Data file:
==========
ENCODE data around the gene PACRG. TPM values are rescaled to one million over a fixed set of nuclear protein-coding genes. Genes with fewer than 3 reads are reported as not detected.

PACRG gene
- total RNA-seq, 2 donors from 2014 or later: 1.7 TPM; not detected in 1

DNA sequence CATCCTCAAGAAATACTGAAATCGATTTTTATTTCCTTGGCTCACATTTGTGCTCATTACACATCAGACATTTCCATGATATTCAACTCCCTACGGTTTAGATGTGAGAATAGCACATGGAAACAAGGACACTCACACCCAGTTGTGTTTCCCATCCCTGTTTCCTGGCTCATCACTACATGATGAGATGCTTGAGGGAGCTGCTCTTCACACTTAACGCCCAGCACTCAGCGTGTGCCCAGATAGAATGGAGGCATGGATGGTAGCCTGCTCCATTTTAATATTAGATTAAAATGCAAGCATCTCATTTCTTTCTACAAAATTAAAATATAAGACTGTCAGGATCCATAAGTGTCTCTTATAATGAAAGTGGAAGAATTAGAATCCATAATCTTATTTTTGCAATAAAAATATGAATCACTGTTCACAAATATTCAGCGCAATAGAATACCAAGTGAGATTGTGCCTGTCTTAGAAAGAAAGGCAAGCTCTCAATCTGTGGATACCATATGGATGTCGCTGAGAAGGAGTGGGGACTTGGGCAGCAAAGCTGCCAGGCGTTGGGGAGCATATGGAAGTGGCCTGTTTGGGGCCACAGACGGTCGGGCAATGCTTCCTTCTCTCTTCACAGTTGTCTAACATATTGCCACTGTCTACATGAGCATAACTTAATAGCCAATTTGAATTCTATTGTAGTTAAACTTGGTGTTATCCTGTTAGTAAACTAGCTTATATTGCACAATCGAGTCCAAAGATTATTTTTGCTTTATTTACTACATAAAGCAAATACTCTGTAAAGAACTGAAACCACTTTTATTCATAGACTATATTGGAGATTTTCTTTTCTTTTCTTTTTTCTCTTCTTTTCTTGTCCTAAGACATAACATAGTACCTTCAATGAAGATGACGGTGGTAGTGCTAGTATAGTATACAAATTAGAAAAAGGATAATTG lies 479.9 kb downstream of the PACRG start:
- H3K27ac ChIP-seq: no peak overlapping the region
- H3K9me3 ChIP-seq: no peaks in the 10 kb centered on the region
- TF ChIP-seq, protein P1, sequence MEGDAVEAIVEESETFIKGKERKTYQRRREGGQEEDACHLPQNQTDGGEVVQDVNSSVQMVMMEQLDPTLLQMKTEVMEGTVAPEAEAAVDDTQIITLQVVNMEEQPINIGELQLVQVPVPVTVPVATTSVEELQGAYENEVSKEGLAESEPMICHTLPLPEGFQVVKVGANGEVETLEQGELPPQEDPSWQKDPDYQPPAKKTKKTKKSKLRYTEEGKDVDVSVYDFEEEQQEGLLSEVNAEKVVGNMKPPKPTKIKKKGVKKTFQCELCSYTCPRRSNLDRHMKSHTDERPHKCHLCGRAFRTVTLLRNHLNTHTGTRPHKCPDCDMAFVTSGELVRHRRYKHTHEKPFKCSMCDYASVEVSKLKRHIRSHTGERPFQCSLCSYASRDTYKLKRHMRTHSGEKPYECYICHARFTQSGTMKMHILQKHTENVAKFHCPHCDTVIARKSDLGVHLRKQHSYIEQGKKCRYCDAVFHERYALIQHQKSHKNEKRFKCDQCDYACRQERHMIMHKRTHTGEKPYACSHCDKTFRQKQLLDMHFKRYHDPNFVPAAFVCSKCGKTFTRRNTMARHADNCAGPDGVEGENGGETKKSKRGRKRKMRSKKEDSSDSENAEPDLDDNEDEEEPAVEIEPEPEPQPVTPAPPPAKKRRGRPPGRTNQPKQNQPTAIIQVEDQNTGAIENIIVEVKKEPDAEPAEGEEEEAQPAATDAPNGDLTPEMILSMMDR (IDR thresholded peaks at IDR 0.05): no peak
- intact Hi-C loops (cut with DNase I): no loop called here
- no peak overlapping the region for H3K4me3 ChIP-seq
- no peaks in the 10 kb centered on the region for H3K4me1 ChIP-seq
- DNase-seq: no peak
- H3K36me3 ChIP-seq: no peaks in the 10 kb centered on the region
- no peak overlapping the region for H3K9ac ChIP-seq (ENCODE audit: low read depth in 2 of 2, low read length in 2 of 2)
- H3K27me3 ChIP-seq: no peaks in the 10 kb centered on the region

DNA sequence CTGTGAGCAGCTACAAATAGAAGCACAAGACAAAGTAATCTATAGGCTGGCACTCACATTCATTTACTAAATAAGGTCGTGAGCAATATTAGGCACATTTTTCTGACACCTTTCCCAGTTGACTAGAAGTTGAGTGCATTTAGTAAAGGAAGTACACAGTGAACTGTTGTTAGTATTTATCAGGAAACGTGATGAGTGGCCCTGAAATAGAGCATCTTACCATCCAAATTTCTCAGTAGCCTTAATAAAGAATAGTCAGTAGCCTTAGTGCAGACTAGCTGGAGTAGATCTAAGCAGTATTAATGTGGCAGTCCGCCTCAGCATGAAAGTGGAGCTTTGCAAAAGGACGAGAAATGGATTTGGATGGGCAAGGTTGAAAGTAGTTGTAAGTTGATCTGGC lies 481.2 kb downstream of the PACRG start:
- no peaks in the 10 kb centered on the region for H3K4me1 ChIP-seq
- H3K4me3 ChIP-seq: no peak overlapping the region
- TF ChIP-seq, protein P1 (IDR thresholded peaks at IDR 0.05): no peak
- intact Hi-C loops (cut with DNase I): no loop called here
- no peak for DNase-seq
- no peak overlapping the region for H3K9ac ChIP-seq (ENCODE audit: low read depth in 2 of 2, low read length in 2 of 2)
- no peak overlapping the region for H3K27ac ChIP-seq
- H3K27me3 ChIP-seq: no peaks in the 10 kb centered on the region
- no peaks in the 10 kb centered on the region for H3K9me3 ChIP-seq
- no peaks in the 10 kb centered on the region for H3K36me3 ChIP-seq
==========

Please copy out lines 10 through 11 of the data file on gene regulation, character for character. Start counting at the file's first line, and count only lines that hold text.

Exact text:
- no peaks in the 10 kb centered on the region for H3K4me1 ChIP-seq
- DNase-seq: no peak